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The Indian government has decided to reverse a 50-year-old policy banning foreign ownership of scientific, technical and medical journals, part of a broader prohibition on all foreign-owned publications, including newspapers.

In a move that reflects its commitment to globalisation, the government has agreed that in future up to 74 per cent of the capital of such publications can be held outside India. As a result, foreign publishers with minority Indian partners will be able to take advantage of the cheaper production costs in India.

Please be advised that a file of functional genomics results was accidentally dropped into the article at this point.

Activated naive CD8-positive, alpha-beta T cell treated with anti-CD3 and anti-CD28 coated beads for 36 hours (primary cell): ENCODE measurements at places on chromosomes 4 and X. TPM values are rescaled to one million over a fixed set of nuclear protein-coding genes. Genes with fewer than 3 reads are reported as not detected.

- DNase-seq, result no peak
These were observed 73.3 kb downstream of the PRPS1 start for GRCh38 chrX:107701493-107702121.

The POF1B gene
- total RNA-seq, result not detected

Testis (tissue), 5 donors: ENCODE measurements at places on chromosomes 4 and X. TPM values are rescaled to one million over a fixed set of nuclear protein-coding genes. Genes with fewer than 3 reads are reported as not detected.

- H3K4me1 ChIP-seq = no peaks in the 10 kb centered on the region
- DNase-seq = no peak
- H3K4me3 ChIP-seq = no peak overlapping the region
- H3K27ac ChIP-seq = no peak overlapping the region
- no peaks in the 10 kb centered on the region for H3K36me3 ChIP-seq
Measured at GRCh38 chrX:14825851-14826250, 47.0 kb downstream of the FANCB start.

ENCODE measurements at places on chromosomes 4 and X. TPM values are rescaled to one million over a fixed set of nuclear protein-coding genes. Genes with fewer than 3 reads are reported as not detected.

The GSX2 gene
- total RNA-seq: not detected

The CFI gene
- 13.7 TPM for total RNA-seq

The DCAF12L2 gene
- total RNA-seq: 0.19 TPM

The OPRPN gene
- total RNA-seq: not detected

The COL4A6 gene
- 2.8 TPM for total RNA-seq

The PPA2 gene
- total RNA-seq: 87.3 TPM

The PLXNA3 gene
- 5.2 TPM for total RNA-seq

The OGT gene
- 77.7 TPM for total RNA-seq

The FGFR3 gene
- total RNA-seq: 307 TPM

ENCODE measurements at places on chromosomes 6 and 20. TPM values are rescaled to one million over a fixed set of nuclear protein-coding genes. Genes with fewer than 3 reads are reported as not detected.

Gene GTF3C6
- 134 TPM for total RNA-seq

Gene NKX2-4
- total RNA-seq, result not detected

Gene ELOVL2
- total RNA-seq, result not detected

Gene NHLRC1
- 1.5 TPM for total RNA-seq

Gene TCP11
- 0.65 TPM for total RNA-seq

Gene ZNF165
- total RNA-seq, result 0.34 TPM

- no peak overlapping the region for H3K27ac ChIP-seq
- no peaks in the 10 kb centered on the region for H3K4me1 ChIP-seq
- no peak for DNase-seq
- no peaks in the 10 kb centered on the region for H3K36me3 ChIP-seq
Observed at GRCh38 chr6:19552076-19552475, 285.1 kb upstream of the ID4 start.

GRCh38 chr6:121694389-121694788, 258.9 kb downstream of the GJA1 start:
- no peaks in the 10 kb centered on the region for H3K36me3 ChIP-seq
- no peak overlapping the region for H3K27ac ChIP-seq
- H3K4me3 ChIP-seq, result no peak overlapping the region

India’s relatively large scientific community already offers a ready market for such publications, while many Indian scientists hope that the government’s move will give them greater access to journals they are currently unable to afford.

N.K. Gupta, director of the state-owned National Institute for Science Communication, the largest publisher of Indian science journals, describes the move as “a positive step”. P. Balaram, editor of Current Science, published by the Indian Academy of Sciences in Bangalore, says that the additional funding for technical publication will be very welcome.

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